Introduction to Montague Semantics

  • David R. Dowty
  • Robert E. Wall
  • Stanley Peters

Part of the Studies in Linguistics and Philosophy book series (SLAP, volume 11)

Table of contents

  1. Front Matter
    Pages i-xi
  2. David R. Dowty, Robert E. Wall, Stanley Peters
    Pages 1-13
  3. David R. Dowty, Robert E. Wall, Stanley Peters
    Pages 14-55
  4. David R. Dowty, Robert E. Wall, Stanley Peters
    Pages 56-82
  5. David R. Dowty, Robert E. Wall, Stanley Peters
    Pages 83-111
  6. David R. Dowty, Robert E. Wall, Stanley Peters
    Pages 112-140
  7. David R. Dowty, Robert E. Wall, Stanley Peters
    Pages 141-178
  8. David R. Dowty, Robert E. Wall, Stanley Peters
    Pages 179-251
  9. David R. Dowty, Robert E. Wall, Stanley Peters
    Pages 252-268
  10. David R. Dowty, Robert E. Wall, Stanley Peters
    Pages 269-276
  11. Back Matter
    Pages 277-316

About this book

Introduction

In this book we hope to acquaint the reader with the fundamentals of truth­ conditional model-theoretic semantics, and in particular with a version of this developed by Richard Montague in a series of papers published during the 1960's and early 1970's. In many ways the paper 'The Proper Treatment of Quantification in Ordinary English' (commonly abbreviated PTQ) represents the culmination of Montague's efforts to apply the techniques developed within mathematical logic to the semantics of natural languages, and indeed it is the system outlined there that people generally have in mind when they refer to "Montague Grammar". (We prefer the term "Montague Semantics" inasmuch as a grammar, as conceived of in current linguistics, would contain at least a phonological component, a morphological component, and other subsystems which are either lacking entirely or present only in a very rudi­ mentary state in the PTQ system. ) Montague's work has attracted increasing attention in recent years among linguists and philosophers since it offers the hope that semantics can be characterized with the same formal rigor and explicitness that transformational approaches have brought to syntax. Whether this hope can be fully realized remains to be seen, but it is clear nonetheless that Montague semantics has already established itself as a productive para­ digm, leading to new areas of inquiry and suggesting new ways of conceiving of theories of natural language. Unfortunately, Montague's papers are tersely written and very difficult to follow unless one has a considerable background in logical semantics.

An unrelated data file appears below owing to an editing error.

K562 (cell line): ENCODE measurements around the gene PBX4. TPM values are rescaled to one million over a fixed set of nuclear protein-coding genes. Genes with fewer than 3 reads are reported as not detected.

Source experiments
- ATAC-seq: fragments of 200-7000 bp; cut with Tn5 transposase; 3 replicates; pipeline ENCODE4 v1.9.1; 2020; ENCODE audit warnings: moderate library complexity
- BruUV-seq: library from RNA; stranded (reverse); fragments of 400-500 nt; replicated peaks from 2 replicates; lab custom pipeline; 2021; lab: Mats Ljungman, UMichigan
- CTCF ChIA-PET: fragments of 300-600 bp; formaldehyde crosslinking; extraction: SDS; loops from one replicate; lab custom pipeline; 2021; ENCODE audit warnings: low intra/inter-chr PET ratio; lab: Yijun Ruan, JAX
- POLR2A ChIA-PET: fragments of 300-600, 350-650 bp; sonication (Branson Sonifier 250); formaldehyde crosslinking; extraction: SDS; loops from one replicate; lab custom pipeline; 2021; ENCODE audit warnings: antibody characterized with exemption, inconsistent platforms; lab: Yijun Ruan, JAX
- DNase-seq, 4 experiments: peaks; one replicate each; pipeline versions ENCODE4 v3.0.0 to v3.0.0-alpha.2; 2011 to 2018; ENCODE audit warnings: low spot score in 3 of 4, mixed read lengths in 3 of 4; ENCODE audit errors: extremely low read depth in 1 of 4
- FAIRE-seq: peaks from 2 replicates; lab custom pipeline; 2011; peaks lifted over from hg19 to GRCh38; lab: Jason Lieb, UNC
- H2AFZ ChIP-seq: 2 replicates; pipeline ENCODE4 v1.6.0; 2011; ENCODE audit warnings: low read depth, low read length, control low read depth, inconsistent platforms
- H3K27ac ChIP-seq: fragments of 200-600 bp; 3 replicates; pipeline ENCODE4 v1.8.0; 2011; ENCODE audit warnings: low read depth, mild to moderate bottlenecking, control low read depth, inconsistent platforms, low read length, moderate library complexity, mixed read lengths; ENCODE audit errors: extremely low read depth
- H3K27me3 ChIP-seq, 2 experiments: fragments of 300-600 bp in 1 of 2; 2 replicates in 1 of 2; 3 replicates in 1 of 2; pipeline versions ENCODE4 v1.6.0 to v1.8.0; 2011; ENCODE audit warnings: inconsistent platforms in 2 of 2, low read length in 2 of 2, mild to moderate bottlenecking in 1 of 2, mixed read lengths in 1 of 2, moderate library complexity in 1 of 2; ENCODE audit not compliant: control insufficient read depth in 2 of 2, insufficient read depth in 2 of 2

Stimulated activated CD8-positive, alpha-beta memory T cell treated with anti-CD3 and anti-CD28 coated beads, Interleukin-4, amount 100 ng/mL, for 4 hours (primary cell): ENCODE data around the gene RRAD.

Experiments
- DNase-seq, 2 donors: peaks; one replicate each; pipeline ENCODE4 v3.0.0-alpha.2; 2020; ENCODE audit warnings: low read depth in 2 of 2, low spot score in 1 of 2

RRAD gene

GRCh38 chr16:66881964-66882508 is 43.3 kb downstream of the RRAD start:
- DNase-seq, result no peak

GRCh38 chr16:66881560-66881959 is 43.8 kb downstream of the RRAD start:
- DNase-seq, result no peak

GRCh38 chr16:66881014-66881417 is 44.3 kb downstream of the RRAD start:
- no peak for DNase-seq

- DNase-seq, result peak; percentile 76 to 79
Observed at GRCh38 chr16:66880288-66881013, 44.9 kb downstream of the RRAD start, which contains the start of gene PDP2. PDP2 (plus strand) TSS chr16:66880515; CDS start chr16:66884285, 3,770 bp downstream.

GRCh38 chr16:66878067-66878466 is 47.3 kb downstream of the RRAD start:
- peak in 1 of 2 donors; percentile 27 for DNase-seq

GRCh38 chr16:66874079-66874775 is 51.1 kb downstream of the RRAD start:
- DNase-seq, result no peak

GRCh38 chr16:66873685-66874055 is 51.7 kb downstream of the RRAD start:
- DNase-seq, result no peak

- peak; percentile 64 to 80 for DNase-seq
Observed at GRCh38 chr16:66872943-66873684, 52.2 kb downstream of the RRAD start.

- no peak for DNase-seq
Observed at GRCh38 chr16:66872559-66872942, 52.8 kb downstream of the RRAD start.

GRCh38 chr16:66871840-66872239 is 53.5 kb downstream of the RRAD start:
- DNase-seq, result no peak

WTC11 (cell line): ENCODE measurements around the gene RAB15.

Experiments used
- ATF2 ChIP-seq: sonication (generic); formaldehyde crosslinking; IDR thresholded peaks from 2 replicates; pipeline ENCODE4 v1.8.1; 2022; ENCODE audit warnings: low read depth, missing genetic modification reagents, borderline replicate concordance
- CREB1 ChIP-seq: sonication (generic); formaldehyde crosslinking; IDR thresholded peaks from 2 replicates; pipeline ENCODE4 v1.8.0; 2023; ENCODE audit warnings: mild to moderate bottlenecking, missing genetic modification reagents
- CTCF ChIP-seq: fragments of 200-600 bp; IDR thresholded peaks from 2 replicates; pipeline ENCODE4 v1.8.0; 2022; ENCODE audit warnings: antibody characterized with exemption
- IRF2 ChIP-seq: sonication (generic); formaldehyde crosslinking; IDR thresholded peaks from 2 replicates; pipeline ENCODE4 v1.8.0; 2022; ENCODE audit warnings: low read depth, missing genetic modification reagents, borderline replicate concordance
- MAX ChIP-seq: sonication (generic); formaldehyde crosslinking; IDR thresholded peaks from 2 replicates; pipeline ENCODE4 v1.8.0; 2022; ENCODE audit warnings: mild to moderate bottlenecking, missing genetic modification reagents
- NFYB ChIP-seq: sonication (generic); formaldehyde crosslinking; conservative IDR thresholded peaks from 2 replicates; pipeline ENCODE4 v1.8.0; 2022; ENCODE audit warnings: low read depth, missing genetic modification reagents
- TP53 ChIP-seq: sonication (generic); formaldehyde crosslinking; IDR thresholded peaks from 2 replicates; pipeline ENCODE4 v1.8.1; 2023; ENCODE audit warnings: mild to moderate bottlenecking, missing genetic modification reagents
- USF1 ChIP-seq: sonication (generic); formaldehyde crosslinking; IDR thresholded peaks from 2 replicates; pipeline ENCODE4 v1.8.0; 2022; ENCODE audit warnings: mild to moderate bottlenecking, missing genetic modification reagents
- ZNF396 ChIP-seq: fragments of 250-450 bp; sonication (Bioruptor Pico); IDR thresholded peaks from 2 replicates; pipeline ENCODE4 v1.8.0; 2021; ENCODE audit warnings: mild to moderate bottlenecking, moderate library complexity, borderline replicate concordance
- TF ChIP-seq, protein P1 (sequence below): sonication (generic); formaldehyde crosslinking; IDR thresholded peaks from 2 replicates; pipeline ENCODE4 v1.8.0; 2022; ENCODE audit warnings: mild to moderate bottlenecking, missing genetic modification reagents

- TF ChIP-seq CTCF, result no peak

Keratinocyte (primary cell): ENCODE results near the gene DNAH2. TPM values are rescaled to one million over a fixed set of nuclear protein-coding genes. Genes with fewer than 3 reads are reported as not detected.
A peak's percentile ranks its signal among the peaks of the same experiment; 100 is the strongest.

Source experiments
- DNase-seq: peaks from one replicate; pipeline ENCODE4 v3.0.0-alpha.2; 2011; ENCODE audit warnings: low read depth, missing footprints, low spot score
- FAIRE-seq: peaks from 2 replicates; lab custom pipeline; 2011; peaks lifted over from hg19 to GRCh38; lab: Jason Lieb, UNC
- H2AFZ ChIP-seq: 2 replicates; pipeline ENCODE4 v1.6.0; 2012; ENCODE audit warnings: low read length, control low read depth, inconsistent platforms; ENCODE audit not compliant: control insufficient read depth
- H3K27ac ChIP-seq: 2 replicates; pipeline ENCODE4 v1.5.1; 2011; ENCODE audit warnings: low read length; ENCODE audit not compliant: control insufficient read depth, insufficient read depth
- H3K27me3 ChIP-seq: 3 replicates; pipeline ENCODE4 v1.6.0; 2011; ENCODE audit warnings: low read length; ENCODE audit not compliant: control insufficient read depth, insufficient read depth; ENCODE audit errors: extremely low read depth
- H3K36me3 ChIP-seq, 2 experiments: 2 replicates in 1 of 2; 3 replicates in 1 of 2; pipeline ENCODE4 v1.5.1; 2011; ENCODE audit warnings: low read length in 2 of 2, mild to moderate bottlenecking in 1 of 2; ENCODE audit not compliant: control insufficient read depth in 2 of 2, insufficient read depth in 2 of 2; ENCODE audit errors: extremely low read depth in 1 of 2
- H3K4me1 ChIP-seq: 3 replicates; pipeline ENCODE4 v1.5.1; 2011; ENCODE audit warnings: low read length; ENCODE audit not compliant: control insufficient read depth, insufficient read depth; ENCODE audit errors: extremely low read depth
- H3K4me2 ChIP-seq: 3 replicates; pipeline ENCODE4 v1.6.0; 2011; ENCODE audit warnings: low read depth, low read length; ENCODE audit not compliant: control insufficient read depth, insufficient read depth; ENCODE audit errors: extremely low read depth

Keywords

Index Negation Symbol Syntax Verb grammar infinitive preposition pronouns relative clauses semantic semantics subject syntactic verb phrase

Authors and affiliations

  • David R. Dowty
    • 1
  • Robert E. Wall
    • 2
  • Stanley Peters
    • 3
  1. 1.Dept. of LinguisticsOhio State UniversityColumbusUSA
  2. 2.Dept. of LinguisticsUniversity of Texas at AustinUSA
  3. 3.CSLIStanfordUSA

Bibliographic information

  • DOI https://doi.org/10.1007/978-94-009-9065-4
  • Copyright Information Springer Science+Business Media B.V. 1981
  • Publisher Name Springer, Dordrecht
  • eBook Packages Springer Book Archive
  • Print ISBN 978-90-277-1142-7
  • Online ISBN 978-94-009-9065-4
  • Series Print ISSN 0924-4662
  • About this book